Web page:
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Vitamin C & Serotonin

author image Christine Garvin
Christine Garvin is a certified nutrition educator and holds a Master of Arts in holistic health education. She is co-editor of Brave New Traveler and founder/editor of Living Holistically... with a sense of humor. When she is not out traveling the world, she is busy writing, doing yoga and performing hip-hop and bhangra.
Vitamin C & Serotonin
Bowls of sliced fruit high in Vitamin C on an outdoor table. Photo Credit desdelosalvaje/iStock/Getty Images

The brain chemical serotonin plays a vital role in your health and well-being. As a chemical messenger, serotonin relays information from one part of your brain to the other. Serotonin is necessary for a variety of functions in the body, and therefore it is important that enough is being produced. Diet can have an impact on serotonin levels, and vitamin C is a necessary part of the manufacture of this neurotransmitter. However, it is important to not self-diagnose that your serotonin levels are low, but rather to see your doctor to discuss possible dietary changes that might improve levels.


Serotonin is one of several neurotransmitters related to mood and energy. In the book, "Secrets of Serotonin" by Carol Hart, Ph.D., she explains that serotonin is the largest single system in the brain, and it oversees digestion, the expansion and contraction of blood vessels, movement, and mood. Serotonin also modulates or controls the effects of other neurotransmitters, which is why it can have such a large effect on mood and behavior, adds Hart.


Vitamin C is necessary to make serotonin, according to Dr. Michael J. Norden in his book, "Beyond Prozac." Not only is vitamin C important, but so are adequate amounts of vitamin E and all the B vitamins, particularly B-6, folic acid and biotin, notes Norden. Still, without enough vitamin C, the body cannot convert tryptophan into serotonin, notes health educator Karol Ladd in her book, "A Positive Plan for Creating More Calm, Less Stress," and therefore foods high in vitamin C and tryptophan are important for mood regulation.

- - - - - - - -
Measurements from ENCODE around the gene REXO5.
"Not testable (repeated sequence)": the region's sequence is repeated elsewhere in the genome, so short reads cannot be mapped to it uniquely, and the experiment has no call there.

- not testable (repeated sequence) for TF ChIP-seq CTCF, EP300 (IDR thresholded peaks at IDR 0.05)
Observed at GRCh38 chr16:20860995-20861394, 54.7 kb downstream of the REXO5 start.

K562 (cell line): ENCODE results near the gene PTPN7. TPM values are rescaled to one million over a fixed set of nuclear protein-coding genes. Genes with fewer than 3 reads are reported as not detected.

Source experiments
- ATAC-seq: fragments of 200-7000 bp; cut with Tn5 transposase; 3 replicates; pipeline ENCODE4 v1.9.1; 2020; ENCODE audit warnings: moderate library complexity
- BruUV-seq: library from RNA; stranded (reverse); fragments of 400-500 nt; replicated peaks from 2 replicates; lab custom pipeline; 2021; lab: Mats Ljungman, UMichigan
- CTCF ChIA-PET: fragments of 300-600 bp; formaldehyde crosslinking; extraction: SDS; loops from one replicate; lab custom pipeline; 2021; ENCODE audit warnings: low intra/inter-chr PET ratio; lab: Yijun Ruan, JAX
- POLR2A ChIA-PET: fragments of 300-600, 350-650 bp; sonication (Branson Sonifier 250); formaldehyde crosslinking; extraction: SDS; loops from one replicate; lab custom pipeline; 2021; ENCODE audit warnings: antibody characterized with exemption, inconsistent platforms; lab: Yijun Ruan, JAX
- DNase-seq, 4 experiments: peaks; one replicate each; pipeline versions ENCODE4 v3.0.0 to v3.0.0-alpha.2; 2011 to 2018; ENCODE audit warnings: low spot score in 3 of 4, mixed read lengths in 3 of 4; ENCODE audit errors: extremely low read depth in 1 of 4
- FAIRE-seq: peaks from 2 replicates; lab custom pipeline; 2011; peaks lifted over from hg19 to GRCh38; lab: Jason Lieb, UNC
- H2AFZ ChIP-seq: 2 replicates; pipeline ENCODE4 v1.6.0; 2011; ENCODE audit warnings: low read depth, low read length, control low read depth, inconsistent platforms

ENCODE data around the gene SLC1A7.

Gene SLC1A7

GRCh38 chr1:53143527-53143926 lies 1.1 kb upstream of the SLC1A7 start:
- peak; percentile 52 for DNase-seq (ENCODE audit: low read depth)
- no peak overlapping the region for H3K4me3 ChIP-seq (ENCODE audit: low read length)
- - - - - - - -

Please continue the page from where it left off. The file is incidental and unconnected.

A balanced diet is important for the production of all the neurotransmitters, but certain foods may help with increasing serotonin levels more than others. Spinach, bananas and almonds are good choices to provide vitamin C, along with the B vitamins and vitamin E. Turkey, eggs, nuts, beans and milk all provide tryptophan, notes Ladd, which is also necessary for serotonin production.


Along with the other neurotransmitters, the body maintains a delicate balance of serotonin for health and well-being. Trying to change serotonin levels without the help of a trained health care professional can cause negative side effects and may even be dangerous. Particularly if you suffer from depression, see your doctor to determine if you need prescription medication to increase serotonin levels.

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